Back from a couple of nights in London. How I used to love London and how crowded it has become! Crossing the centre in the 38 bus from Victoria to Dor’s doorstep, I was astonished at the crowds around Picadilly. Went to the Van Gogh at the Royal Academy and braved the crowds. As a member Dor has access to the member’s room – always a treat and I could have a good gawp at what my peers are wearing. The answer is bland, sparrow colours and necklaces and shawls, like me. But where are the men in fedoras? After 60 many of them can’t get out any more, so rich a life have they led. We enjoyed sharing a huge fricatta and a muesli bar with Redbush- we intend to be mobile for a good few years yet; so much to see, so much to do.
The Van Gogh was touching, what with the asylum and the love for Theo and the paint coming off the canvas so erect it caught the light on all sides. I also enjoyed the British Museum, a place that makes me dizzy with its treasures and timelines. This time I got the map and headed purposefully for the Isle of Lewis chess set and found it! All those cute Norwegian whalebone clerics with their naughty eyes and vivid expressions. Adorable.Especially the queen.I imagined their journey from Norway across the boiling seas to Lewis and wondered at the why?
I like serendipitous encounters, be they with people, things or ideas and this trip was full of them. Coming back on the coach I ran a mental collage of encounters, including the visit to The Japanese Shop in Picadilly (crowds and icy rain) where I bought a nosehair- trimming scissors that works. Fancy that. I always thought the Japanese such a hair free race. Another act of heroic generosity perhaps? And recalled a booklet lying idly on a surface under the impressive Buckyball roof of the British Museum. It was a French catalogue of gifts and there were the words of my old teacher Masaru Emoto. Deep thoughts always seem even more profound in French, don’t you think?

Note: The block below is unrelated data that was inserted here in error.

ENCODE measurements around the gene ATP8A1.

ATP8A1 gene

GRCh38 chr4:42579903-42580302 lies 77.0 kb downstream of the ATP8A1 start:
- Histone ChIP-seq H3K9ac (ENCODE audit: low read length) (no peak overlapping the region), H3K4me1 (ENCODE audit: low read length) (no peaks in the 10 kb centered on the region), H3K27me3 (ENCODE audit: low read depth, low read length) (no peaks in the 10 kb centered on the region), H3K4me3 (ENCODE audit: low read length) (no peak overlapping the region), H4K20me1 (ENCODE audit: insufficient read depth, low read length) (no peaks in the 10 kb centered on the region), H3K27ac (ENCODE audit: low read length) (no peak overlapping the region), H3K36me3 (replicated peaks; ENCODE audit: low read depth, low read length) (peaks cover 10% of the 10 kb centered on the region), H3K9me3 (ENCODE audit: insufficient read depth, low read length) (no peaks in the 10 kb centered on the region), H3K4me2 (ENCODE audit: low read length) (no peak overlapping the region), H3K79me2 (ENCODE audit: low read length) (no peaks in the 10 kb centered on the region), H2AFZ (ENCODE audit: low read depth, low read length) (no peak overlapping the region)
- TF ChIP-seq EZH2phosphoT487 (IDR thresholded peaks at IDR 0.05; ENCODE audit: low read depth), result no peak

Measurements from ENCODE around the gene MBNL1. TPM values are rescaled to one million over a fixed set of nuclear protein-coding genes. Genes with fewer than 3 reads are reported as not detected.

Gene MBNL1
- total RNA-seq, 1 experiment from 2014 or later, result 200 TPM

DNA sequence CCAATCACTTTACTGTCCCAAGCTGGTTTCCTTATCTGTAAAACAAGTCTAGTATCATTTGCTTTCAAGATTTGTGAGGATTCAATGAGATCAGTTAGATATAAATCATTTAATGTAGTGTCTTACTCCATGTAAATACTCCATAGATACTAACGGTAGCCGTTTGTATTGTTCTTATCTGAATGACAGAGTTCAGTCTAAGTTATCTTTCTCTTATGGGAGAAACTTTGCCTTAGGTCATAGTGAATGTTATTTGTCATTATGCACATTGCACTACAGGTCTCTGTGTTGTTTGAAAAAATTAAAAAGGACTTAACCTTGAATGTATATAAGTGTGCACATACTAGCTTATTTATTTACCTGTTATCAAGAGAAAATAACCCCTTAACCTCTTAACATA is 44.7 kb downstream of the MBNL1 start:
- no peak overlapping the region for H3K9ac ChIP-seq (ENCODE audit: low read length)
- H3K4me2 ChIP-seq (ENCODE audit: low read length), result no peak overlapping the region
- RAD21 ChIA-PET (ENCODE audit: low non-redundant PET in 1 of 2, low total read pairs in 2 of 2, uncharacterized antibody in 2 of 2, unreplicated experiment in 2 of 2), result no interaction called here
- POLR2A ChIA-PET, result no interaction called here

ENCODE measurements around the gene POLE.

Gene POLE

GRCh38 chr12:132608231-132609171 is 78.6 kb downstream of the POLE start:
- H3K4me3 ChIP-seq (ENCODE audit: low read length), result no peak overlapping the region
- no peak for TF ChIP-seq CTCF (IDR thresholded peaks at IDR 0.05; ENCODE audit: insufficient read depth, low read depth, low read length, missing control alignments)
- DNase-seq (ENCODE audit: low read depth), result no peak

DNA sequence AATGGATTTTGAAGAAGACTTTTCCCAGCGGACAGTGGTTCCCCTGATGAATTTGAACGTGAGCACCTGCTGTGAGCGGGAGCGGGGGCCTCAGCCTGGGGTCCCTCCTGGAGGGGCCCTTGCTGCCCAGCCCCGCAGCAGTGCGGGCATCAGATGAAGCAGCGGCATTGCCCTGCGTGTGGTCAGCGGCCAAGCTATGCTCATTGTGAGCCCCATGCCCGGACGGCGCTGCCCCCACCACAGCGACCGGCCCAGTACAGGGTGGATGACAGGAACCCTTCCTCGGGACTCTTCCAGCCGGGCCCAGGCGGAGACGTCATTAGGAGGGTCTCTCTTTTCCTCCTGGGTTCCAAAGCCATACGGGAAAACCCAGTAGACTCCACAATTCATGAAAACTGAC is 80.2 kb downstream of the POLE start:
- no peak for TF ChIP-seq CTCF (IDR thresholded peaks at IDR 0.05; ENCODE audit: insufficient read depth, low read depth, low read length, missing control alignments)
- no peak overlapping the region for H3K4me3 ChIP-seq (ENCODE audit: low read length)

“L’eau reflete le fait que nous sommes en relation avec tout. Elle dit:-“Souviens-toi, tu es un avec le Tout-et ceci est l ‘information la plus importante.”
Words that I tried to keep in mind as I struggled to blank out the incessant chatter of the young girl in the seat in front of me on the coach. After three hours (friday traffic and road works) I was ready to pull her hair out by the roots. Have you noticed how the young have become so speedy? They talk fast and pepper their sentences with ‘like’. It’s the latest tic and each ‘like’ is a pinprick to my soul.
I am one with the All I kept saying to myself as I tried unsuccessfully to erase her voice with Elvis and The Travelling Wilburys on my Shuffle. This morning I am grateful to be back in the peaceful Warren. I like the buzz of London a lot more when I have left it behind.